I promised a giveaway to celebrate finishing my 50 book NYRB challenge and I'm going to let YOU choose your own prize. I mentioned that NYRB Classics has an amazing spring list which I'm listing below. Pick the three books that you'd most like to read from the Spring list, plus two books from their backlist (browse it here) and a lucky winner will get all five plus a snazzy NYRB totebag. Send me an e-mail at firstname.lastname@example.org with NYRB in the subject line, and a list of the 5 books. I'll throw all the names into a hat and pull out the winner. This contest is open to those living in Canada and the U.S. only. For Canadian readers, please note that several NYRB titles are not available for sale in Canada and so I can't include it in your prize. If the title doesn't show up on www.randomhouse.ca then it isn't available in Canada. Deadline for entering is January 15th, 2011. NOTE: This contest is now closed.
So without further ado, here's some of the amazing NYRB books to look forward to this spring. I guarantee there's something for everyone:
The Traveller's Tree by Patrick Leigh Fermor
An exploration of the Caribbean islands by one of the twentieth century's greatest travel writers.
The Doll by Boleslaw Prus, translated by David Welsh
An ambitious classic of Polish literature, a story of money, love and class set in the 19th century Warsaw.
The Ice Trilogy by Vladmir Sorokin, translated by Jamey Gambrell
Contains Bro, Ice and 23,000 - the three parts of Sorokin's trilogy recounting the escapades of the Brotherhood of Light, a group of homicidal fanatics in gritty, violent, contemporary Moscow.
Irretrievable by Theodore Fontane, translated by Douglas Parmee
The story of a couple, happily married for twenty-three years until a certain tension starts to creep in and they slowly start to drift apart.
The Three Christs of Ypsilanti by Milton Rokeach
A fascinating true story about three paranoid schizophrenics who all believed they were Christ and were brought together to live for two years to argue and debate amongst themselves.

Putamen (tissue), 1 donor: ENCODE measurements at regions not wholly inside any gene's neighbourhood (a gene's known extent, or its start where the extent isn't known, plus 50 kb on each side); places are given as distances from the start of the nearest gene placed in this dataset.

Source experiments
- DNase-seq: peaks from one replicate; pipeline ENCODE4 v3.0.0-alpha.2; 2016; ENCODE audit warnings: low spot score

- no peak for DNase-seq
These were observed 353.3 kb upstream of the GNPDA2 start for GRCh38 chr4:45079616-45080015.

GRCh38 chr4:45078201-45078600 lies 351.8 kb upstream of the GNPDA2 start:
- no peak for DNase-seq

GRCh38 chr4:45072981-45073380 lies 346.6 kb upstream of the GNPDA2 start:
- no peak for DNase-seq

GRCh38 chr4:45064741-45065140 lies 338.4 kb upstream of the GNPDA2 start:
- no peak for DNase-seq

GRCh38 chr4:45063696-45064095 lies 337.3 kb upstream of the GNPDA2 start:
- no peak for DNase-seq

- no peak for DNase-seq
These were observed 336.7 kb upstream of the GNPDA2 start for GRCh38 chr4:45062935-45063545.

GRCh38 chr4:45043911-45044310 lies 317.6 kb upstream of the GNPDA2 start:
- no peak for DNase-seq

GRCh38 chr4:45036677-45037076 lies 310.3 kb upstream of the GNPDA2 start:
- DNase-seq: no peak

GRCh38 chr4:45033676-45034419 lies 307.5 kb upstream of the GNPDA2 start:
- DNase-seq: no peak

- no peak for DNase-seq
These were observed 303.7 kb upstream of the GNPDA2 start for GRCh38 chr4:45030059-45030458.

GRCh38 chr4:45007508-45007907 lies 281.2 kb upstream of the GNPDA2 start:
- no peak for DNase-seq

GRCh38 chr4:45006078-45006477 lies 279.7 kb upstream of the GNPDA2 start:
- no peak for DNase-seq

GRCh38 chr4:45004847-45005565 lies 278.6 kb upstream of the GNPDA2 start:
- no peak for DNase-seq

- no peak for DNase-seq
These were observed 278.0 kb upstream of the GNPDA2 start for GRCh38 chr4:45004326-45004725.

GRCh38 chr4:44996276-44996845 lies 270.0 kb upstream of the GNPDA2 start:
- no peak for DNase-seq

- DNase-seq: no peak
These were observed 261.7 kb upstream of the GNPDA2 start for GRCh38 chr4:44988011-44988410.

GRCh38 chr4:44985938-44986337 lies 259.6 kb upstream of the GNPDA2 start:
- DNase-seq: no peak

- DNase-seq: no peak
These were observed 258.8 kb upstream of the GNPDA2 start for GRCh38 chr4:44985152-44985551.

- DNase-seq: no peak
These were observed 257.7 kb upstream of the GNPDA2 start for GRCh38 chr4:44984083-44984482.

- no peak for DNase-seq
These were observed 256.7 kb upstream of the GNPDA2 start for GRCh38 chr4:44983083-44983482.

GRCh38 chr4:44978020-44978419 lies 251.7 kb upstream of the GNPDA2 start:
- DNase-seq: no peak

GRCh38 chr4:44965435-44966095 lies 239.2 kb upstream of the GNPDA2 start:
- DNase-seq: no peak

Songs of Kabir, translated by Arvind Krishna Mehrotra
A collection from the Northern India philosopher, satirist and oral poet Kabir, who lived from 1398-1518.
We Think the World of You by J.R. Ackerley
A new unexpurgated edition of this dark "fairy tale for adults", as Ackerley described it. From the author of My Dog Tulip. And yes, this also features a German shepherd.
The story of two women, both artists who live, work, love, and argue from opposite sides of a large apartment building. Jansson is one of my favourite NYRB authors - no one is better at writing about complicated women's relationships.
Dancing Lessons for The Advanced in Age by Bohumil Hrabal, translated by Michael Henry Heim
An elderly rake recounts his life story to a group of sunbathing women who remind him of lovers past. The whole novel unfolds in one single sentence (don't panic, it's not that long -the book, not the sentence).
The Pumpkin Eater by Penelope Mortimer
A surreal, black comedy about the mother of countless children from several marriages and her relationship with a successful screenwriter.
Fatale by J.P. Manchette, translated by Donald Nicholson-Smith
Aimee is a drop-dead gorgeous professional killer who has set her eyes on a backwater town where she plans to manipulate old grudges and play people against each other. A modern detective novel filled with farce and anarchy.
Dead Souls by Nikolai Gogol, translated by Donald Rayfield
A new translation of this great Russian classic.
When the World Spoke French by Marc Fumaroli, translated by Richard Howard
From the death of Louis XIV to the Revolution, French was the universal language in Europe. A series of portraits of political and intellectual foreigners who conversed in French regardless of their native language.